Trust In ‘The Jungle Book’ And Its Astonishing Visuals (Movie Review)

the jungle book thumbSeeing is truly believing when watching this live-action remake of The Jungle Book. Featuring one living actor on screen and a plethora of astonishing visuals created by Weta Digital surrounding him, there is plenty here to mesmerize a viewer as if they were staring into the eyes of Kaa. Further adding to the argument that CG visuals can easily invest a viewer if the film works overall, director Jon Favreau has made a fun and exciting all-ages adventure.



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We’ve now gotten a few of these live-action Disney remakes and given how successful they have been we will be getting more. The Jungle Book was an interesting choice, as it has a huge focus on non-human characters. Additionally, rather than a fantastical period drama set in some sort of monarchal society, we are dealing with the animal kingdom.

The story follows young Mowgli (Neel Sethi), a boy raised by wolves, as he attempts to conquer the challenges of living among the animals in the deep jungles of India. As the 1967 animated film is pretty slack in pacing, Justin Marks script incorporates more elements from the original books from Rudyard Kipling as well as more than a few nods to The Lion King in an attempt to develop a fairly traditional hero’s journey-type story. Plot-wise, things do play in a pretty conventional manner, but what a joy it is to watch.

Try to keep this in mind – aside from some props, Mowgli is the only real thing you are seeing on screen. The Jungle Book joins the ranks of films like Avatar and Life of Pi, as far as having a computer generated world develop in front of you so effectively. Filmed on some sound stages in LA and having young Sethi interact with puppets built by the Jim Henson Company (home release special features were invented for us to see this kind of thing, don’t let me down Disney), the results are about as good as they get for a film featuring talking animals, without slipping into the uncanny valley.


However, all of this would matter little were the film not to deliver the fun. This is where the great supporting cast comes in to lend their voices. On the friendlier side of things, The Jungle Book features Bill Murray as Baloo the bear, Ben Kingsley as Bagheera the black panther, and Lupita Nyong’o and Giancarlo Espositio as wolves Raksha and Akela. Stepping in as the more dangerous characters, you have Scarlett Johansson as Kaa the giant python, a wonderfully charming Christopher Walken as King Louie the Gigantopithecus, and Idris Elba as Shere Khan the Bengal tiger.

Other animated films have gotten slack in the past for casting big name stars for these kinds of rolls, but it is hard to deny how strong these vocal performances are. Elba in particular is a true standout as far as Disney villains go. Regardless of how involved these actors were in the motion capture aspect of filming, you get a full sense of the weight Elba brings to Shere Khan’s intensity.  Then you have Murray, who brings a great breathe of fresh air to this film, as far as reminding us that Mowgli does not need to escape his situation every so often.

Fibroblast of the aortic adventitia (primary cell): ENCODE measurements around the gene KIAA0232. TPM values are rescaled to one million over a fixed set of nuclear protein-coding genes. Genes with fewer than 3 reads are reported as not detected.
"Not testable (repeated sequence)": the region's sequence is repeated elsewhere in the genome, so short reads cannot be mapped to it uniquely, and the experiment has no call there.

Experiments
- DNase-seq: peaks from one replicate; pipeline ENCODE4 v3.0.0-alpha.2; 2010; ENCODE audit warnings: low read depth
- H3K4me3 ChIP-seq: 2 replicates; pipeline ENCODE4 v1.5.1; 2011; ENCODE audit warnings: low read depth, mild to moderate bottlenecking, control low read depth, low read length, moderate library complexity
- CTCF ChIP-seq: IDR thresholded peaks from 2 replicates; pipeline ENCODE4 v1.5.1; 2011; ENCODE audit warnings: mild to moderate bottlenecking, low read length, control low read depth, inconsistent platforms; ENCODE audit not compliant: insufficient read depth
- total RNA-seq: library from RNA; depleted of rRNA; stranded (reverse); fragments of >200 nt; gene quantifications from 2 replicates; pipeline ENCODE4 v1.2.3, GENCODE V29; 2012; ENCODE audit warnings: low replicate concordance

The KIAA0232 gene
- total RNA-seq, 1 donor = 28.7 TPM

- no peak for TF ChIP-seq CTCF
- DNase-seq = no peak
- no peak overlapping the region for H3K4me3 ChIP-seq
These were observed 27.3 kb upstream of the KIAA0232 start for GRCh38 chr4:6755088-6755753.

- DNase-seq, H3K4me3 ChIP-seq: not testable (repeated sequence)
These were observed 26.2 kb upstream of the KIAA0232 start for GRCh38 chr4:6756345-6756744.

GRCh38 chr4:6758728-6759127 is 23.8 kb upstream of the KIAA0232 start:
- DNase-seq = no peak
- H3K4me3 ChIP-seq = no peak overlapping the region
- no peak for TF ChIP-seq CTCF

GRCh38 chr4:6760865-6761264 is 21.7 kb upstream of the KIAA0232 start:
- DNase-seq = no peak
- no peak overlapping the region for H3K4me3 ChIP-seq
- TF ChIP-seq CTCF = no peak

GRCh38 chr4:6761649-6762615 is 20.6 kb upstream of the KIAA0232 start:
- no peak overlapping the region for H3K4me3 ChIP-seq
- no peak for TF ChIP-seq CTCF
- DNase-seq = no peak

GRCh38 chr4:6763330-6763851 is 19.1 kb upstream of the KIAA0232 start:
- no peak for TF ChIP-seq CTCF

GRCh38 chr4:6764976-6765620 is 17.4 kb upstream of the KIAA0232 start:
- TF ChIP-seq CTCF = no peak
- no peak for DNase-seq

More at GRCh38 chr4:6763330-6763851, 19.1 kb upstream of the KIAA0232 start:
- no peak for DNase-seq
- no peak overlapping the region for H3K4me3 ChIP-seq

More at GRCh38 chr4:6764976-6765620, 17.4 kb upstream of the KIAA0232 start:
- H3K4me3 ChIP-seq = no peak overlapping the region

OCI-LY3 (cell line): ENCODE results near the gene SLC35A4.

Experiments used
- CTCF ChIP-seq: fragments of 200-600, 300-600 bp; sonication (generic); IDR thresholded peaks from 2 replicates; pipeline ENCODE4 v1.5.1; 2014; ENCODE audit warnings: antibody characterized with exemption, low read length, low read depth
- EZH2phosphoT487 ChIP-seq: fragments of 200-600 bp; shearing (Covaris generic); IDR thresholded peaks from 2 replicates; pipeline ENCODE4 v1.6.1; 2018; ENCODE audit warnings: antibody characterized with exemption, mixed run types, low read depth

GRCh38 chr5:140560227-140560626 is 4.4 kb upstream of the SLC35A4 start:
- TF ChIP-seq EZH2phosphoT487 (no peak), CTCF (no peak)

As strong as the animation and accompanying vocal performances are though (Sethi is also game enough to keep up), the film does have a strange sort of limit for itself. The Jungle Book feels like it should be somewhat epic in scope. It may be a 100-minute family film, but the world allows for near limitless possibilities, only to present a jungle that ends up feeling a bit closed in. Given that much of the film is supposed to be about Mowgli journeying away from where he grew up, it feels strange to see certain characters easily get to and from certain points in this jungle.


Along with a story that doesn’t rely on too many surprises, The Jungle Book does seem to settle into an easy-going groove that matches up with its animated predecessor. Still, this is not to say the film does not deliver on peril or music numbers for that matter. There are some great action beats that should not keep the young ones away, but do provide plenty of excitement. We also get a couple renditions of some key songs, which were delightful to me, mainly because seeing Walken portray a giant ape and sing at the same time feels like something out of a dream I wish I had.

The Jungle Book really does have plenty to offer and will likely become another big success for Favreau. The director may have helped create the Marvel Cinematic Universe with Iron Man, but he now has a trio of solid family adventures (Elf, Zathura) under his belt as well. Not bad at all for a man who went decidedly low-key to make Chef in 2014, only to come back with a technical ambitious joy of a film that is sure to please many. It seems Favreau really can forget about his worries this time around.

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Writer/Reviewer, Film Lover, Podcaster, Gamer, Comic Reader, Disc Golfer & a Lefty. There are too many films, TV, books, etc. for me to list as favorites, but I can assure that the amount film knowledge within my noggin is ridiculous, though I am always open to learning more. You can follow me on Twitter @AaronsPS4, see what else I am up to at TheCodeIsZeek.com & check out my podcast, Out Now with Aaron and Abe, on iTunes.

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